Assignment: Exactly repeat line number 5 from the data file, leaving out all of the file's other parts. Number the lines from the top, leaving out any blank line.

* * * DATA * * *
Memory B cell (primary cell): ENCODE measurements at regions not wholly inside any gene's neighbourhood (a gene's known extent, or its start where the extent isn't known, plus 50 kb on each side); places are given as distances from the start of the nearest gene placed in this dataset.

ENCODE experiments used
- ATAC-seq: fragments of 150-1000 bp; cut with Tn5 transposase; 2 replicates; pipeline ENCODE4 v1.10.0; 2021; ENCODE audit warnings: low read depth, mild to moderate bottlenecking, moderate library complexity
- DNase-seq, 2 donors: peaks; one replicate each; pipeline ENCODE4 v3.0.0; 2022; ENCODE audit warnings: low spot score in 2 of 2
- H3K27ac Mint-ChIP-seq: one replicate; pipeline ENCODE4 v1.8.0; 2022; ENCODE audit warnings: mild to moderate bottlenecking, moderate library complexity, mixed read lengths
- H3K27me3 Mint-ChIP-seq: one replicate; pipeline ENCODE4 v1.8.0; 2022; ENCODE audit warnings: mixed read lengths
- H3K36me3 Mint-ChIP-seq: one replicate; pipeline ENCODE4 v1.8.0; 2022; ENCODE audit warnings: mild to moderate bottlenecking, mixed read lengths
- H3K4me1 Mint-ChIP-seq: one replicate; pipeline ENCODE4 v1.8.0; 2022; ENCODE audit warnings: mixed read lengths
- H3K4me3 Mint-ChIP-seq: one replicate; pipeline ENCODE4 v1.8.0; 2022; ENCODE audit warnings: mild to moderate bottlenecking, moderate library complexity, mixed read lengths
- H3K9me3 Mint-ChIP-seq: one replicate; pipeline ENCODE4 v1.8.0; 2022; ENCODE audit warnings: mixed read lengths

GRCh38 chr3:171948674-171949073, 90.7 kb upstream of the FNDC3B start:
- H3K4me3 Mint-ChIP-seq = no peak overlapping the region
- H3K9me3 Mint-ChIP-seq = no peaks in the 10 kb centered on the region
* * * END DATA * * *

- H3K27ac Mint-ChIP-seq: one replicate; pipeline ENCODE4 v1.8.0; 2022; ENCODE audit warnings: mild to moderate bottlenecking, moderate library complexity, mixed read lengths